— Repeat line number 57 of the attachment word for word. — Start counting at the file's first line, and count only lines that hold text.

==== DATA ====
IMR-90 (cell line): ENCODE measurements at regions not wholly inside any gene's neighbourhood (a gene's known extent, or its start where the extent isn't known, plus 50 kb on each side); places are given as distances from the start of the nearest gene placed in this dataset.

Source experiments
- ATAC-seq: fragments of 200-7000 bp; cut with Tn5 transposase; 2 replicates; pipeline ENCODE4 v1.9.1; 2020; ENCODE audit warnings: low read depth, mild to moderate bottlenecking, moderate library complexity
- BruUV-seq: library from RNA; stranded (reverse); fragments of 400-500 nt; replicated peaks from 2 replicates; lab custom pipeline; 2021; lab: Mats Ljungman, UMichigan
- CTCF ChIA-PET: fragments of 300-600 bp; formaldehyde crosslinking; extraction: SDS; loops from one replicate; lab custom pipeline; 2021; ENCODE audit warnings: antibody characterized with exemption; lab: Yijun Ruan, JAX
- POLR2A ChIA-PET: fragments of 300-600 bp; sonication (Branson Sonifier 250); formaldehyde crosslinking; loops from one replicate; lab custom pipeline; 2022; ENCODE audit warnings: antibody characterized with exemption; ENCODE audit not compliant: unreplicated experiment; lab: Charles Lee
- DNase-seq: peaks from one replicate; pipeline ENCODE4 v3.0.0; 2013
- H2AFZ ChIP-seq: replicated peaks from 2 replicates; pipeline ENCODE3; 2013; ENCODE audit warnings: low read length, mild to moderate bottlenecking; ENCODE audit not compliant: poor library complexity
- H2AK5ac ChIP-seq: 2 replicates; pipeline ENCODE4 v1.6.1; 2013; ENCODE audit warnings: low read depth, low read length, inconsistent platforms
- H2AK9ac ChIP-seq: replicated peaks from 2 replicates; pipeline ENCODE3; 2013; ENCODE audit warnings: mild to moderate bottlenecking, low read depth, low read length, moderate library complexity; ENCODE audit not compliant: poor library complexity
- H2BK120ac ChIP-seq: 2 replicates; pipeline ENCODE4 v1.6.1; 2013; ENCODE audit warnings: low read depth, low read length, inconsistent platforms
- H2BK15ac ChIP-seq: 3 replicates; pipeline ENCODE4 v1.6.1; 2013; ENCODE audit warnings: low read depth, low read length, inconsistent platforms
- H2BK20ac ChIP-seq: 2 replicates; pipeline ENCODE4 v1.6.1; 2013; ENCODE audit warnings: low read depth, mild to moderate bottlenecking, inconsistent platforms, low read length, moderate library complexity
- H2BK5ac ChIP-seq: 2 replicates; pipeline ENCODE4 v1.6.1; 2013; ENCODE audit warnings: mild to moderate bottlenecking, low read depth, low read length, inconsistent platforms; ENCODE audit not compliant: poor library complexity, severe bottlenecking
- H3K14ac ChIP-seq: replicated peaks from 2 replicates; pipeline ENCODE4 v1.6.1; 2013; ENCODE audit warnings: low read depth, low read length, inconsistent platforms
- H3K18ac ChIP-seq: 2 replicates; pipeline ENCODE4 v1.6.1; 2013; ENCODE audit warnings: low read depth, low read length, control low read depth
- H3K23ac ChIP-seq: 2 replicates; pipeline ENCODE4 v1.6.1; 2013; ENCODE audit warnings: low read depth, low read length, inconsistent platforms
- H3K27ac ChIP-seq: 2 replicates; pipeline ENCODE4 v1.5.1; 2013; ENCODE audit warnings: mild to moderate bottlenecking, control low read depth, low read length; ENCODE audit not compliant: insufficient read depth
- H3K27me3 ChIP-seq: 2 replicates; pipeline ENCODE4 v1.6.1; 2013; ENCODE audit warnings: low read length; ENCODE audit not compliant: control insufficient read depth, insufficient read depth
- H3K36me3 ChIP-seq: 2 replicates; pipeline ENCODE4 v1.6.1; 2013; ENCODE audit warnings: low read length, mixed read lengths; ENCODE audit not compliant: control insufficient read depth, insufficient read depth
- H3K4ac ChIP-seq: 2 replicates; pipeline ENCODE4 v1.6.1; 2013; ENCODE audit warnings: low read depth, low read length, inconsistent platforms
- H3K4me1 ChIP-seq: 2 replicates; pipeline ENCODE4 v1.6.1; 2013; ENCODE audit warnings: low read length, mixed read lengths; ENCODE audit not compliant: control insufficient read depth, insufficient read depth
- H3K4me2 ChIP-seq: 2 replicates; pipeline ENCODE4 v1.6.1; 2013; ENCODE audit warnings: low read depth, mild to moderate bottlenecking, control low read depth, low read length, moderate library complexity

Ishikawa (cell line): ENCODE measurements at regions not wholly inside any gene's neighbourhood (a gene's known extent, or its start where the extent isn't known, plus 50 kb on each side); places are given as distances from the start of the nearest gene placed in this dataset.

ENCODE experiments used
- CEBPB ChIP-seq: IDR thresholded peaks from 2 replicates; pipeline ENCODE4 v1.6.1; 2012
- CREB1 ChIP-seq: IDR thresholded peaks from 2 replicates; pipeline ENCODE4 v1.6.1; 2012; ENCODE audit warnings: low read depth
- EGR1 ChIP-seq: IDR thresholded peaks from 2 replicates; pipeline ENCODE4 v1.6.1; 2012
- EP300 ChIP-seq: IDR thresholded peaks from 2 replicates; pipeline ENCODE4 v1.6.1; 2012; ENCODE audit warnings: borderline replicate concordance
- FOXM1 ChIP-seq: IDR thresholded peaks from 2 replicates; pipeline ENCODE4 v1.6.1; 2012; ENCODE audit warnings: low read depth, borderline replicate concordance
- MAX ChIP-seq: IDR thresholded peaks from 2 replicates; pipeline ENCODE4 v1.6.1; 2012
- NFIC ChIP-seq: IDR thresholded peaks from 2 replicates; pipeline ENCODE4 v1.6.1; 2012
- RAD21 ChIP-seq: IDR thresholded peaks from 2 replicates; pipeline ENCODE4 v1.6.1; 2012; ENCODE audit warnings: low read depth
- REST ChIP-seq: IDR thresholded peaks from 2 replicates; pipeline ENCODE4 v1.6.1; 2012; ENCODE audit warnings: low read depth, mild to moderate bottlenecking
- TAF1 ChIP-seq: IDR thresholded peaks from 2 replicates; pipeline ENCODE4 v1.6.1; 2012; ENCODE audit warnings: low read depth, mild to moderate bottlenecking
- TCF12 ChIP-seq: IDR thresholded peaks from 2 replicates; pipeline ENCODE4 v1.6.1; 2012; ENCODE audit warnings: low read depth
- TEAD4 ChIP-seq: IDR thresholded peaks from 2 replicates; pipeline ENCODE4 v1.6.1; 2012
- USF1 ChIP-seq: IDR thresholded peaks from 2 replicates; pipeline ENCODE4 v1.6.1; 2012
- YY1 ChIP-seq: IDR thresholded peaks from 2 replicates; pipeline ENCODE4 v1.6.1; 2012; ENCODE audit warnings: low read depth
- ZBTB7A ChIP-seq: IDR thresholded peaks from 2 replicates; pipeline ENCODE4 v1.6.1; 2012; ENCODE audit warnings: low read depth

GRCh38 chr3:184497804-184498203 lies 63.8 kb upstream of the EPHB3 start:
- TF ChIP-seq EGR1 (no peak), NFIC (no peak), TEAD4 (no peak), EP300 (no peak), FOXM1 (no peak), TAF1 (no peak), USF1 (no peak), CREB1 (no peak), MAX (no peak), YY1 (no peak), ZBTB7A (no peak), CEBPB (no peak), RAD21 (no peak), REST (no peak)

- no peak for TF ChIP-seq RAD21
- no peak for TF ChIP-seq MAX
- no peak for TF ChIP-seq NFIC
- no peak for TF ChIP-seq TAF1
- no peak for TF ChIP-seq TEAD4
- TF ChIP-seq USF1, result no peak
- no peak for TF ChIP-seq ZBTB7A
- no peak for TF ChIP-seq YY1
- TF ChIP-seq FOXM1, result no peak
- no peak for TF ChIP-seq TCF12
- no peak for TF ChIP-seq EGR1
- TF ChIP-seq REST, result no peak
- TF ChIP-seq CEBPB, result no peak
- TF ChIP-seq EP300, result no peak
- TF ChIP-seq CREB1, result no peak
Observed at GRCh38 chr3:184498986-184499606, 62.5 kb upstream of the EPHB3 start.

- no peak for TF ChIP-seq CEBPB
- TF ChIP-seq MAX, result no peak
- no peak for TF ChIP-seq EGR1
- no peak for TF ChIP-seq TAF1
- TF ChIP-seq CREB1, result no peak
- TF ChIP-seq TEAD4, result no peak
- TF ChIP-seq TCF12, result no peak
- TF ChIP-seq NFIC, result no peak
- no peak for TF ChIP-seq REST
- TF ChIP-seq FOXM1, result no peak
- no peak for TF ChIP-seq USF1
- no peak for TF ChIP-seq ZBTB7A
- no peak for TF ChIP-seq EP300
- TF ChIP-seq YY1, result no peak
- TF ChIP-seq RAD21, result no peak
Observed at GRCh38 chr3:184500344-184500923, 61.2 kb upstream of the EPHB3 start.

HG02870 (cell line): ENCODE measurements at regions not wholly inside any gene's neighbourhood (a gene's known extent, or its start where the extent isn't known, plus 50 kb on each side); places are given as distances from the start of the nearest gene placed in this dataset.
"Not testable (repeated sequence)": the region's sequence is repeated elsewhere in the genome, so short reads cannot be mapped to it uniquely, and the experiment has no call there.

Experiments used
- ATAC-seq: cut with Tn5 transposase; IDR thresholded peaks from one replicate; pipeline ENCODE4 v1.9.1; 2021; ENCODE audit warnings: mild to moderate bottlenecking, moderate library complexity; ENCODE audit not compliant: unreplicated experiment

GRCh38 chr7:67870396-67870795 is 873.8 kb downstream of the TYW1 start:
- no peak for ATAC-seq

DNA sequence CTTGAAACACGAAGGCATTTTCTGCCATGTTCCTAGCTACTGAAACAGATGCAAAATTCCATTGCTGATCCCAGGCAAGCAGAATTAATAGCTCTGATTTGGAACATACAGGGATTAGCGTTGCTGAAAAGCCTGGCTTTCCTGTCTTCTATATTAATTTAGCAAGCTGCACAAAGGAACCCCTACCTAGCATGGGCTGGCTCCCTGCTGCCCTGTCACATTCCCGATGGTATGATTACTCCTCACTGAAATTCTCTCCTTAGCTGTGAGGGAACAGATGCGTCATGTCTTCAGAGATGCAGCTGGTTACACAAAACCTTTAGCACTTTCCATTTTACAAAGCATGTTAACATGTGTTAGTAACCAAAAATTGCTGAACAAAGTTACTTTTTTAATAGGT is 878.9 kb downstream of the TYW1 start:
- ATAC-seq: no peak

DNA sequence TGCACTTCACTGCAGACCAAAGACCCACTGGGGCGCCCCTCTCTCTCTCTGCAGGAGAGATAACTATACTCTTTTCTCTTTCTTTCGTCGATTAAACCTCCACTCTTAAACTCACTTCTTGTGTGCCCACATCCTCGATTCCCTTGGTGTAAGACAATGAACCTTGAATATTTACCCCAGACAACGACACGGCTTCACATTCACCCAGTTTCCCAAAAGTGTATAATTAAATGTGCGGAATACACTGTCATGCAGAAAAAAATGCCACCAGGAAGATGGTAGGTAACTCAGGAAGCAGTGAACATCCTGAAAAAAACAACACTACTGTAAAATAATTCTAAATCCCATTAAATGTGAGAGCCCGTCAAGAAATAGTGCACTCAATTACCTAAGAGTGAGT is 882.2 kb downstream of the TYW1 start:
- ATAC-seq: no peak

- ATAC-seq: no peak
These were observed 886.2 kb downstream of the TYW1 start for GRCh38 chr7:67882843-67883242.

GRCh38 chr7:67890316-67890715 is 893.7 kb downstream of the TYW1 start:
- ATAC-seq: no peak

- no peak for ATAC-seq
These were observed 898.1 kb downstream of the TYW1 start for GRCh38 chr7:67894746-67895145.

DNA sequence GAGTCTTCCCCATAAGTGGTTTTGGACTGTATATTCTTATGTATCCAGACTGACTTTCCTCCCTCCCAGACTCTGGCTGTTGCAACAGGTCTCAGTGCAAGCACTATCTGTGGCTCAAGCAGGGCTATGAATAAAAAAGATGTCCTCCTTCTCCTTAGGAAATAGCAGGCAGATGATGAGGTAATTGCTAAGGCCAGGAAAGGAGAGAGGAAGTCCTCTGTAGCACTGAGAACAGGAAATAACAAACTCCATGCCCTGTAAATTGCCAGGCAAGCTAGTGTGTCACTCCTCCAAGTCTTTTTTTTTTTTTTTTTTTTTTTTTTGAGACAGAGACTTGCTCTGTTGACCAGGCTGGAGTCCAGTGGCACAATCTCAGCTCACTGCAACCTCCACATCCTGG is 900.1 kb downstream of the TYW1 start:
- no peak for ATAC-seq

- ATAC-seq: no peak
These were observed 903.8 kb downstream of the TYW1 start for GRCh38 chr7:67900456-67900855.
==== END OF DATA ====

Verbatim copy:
- TF ChIP-seq CREB1, result no peak